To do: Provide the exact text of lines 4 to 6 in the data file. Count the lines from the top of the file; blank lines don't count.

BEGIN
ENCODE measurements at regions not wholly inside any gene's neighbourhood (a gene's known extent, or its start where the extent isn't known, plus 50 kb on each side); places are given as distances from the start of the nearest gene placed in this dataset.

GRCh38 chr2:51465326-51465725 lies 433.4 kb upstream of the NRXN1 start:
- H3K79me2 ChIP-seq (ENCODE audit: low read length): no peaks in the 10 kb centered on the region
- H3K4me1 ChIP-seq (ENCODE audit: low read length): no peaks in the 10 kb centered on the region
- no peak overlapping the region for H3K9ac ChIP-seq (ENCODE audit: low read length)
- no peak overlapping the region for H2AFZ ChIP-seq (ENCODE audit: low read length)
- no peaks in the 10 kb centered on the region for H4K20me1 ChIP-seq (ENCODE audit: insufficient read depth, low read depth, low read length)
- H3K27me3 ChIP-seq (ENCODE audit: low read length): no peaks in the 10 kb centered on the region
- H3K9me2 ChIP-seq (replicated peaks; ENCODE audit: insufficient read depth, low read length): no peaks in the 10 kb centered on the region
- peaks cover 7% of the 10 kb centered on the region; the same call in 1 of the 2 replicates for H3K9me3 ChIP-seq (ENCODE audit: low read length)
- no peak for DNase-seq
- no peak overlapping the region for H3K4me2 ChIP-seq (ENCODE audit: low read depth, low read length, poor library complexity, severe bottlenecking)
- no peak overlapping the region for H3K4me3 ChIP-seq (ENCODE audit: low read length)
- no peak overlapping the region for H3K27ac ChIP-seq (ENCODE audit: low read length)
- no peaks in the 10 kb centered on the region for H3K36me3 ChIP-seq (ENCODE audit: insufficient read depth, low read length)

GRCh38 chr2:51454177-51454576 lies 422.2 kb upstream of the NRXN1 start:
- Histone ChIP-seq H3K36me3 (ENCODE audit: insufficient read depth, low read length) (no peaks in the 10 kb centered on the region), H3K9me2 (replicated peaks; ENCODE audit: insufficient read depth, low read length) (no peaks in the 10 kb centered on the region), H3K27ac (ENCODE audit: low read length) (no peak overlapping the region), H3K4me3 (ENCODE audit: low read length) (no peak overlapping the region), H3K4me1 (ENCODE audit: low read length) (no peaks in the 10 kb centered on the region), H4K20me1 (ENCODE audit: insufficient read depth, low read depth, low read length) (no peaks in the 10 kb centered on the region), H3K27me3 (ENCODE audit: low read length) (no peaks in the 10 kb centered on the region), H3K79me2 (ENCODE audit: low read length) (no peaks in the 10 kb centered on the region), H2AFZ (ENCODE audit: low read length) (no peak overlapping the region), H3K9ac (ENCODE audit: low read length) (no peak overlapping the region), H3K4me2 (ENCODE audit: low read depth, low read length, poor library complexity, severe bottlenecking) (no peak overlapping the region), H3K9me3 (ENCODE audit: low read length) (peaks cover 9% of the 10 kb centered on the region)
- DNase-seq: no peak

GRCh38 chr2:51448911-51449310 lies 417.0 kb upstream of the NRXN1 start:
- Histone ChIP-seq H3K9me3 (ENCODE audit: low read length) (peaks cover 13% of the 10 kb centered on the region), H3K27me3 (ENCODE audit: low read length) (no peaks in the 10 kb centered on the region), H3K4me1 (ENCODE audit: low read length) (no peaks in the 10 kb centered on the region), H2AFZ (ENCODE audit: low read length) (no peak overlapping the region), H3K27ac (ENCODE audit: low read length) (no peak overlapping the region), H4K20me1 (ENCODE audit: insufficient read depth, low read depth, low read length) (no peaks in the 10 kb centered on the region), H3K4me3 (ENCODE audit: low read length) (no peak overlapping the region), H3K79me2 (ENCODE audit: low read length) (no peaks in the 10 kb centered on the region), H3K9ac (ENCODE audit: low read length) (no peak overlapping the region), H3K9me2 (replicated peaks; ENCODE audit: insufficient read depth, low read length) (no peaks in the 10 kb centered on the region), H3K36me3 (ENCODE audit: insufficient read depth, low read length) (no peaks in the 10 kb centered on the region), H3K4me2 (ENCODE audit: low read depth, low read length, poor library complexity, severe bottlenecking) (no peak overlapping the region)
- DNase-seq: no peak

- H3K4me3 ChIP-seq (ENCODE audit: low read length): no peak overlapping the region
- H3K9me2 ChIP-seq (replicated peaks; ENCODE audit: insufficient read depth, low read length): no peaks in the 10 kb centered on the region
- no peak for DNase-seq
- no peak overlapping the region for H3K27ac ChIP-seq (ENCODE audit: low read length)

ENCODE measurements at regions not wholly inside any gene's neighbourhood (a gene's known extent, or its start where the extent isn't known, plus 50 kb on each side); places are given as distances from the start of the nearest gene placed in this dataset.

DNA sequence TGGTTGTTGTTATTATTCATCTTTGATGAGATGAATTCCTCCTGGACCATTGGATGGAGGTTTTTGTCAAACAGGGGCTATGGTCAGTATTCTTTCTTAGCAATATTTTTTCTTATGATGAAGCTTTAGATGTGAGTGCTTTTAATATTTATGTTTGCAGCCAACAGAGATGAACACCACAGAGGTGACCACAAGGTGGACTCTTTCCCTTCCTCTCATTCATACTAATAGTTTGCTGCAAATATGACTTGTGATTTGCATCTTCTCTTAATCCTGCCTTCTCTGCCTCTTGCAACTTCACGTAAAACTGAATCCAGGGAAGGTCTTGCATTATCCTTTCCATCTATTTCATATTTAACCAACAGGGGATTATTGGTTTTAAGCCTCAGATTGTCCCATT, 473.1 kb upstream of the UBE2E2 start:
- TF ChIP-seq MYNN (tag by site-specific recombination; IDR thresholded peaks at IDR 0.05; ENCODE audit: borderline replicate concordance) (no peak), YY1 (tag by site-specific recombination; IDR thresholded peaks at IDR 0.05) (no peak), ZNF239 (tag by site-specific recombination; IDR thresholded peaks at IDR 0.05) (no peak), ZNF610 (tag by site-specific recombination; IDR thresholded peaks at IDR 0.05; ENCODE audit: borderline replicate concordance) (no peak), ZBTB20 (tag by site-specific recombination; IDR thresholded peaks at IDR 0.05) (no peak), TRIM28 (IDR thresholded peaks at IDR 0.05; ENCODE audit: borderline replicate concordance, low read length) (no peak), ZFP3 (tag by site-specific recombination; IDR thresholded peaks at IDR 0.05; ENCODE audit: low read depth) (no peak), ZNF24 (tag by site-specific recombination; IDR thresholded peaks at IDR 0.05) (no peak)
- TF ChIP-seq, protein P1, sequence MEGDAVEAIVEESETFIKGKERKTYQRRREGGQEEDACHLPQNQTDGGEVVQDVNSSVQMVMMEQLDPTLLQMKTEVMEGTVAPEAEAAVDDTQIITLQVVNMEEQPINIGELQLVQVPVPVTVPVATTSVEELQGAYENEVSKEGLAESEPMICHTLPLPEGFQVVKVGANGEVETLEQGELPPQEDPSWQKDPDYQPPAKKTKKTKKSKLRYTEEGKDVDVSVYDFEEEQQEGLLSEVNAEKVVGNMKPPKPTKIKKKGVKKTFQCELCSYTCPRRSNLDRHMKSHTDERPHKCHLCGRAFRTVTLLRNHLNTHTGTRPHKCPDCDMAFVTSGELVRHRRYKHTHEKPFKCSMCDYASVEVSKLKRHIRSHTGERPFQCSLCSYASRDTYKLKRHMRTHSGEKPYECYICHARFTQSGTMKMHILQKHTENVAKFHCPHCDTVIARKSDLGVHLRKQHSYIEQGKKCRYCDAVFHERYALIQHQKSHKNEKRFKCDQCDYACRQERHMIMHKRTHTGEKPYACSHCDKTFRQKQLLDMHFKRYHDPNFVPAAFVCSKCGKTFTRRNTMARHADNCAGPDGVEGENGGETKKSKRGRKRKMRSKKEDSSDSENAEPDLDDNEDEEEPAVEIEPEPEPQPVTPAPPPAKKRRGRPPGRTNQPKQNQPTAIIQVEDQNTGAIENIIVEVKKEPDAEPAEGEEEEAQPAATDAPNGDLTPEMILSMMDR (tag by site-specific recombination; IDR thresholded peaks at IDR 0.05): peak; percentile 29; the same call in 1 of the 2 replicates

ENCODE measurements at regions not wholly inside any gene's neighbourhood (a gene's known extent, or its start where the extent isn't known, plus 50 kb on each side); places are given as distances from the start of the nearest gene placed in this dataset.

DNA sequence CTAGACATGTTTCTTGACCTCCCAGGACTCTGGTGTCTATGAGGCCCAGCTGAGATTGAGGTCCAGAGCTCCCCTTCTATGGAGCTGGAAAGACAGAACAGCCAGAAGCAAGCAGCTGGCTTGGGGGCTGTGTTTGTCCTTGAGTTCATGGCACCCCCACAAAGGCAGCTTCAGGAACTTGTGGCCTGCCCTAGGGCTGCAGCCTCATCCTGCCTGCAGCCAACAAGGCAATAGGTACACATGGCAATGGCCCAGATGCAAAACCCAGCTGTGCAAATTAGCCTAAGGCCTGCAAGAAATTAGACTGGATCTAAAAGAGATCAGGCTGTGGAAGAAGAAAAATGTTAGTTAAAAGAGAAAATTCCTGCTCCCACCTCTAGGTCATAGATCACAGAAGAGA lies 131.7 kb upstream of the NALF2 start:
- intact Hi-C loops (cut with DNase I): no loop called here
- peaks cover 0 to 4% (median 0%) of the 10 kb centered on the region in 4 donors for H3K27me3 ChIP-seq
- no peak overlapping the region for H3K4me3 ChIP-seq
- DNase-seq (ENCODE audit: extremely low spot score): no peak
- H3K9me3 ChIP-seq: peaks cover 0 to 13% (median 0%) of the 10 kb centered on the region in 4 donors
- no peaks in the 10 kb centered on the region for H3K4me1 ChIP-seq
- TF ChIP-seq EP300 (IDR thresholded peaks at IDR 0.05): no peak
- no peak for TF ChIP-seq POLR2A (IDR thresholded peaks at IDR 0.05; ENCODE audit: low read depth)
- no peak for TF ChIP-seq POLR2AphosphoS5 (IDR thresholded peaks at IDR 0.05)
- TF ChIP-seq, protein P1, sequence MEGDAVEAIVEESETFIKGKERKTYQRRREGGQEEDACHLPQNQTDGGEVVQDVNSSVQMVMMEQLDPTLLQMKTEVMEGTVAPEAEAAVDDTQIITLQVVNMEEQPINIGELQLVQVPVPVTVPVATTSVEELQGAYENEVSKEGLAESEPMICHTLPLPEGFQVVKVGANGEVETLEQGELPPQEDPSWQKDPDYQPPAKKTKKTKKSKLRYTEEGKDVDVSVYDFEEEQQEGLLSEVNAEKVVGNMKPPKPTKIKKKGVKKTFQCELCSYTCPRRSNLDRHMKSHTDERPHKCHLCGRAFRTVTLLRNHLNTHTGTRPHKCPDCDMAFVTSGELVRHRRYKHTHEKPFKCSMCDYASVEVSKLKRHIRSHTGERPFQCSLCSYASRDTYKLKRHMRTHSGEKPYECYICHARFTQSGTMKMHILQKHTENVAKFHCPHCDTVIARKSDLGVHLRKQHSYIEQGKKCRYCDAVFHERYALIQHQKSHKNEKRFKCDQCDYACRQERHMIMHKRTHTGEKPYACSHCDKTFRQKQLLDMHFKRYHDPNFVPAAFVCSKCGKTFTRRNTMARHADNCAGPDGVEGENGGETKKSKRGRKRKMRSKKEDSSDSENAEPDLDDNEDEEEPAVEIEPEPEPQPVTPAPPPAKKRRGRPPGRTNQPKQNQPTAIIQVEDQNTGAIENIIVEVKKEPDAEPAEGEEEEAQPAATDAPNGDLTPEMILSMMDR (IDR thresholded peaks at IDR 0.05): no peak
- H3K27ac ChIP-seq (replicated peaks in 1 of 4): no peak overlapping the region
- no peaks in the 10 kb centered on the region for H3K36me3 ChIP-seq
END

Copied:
- H3K4me1 ChIP-seq (ENCODE audit: low read length): no peaks in the 10 kb centered on the region
- no peak overlapping the region for H3K9ac ChIP-seq (ENCODE audit: low read length)
- no peak overlapping the region for H2AFZ ChIP-seq (ENCODE audit: low read length)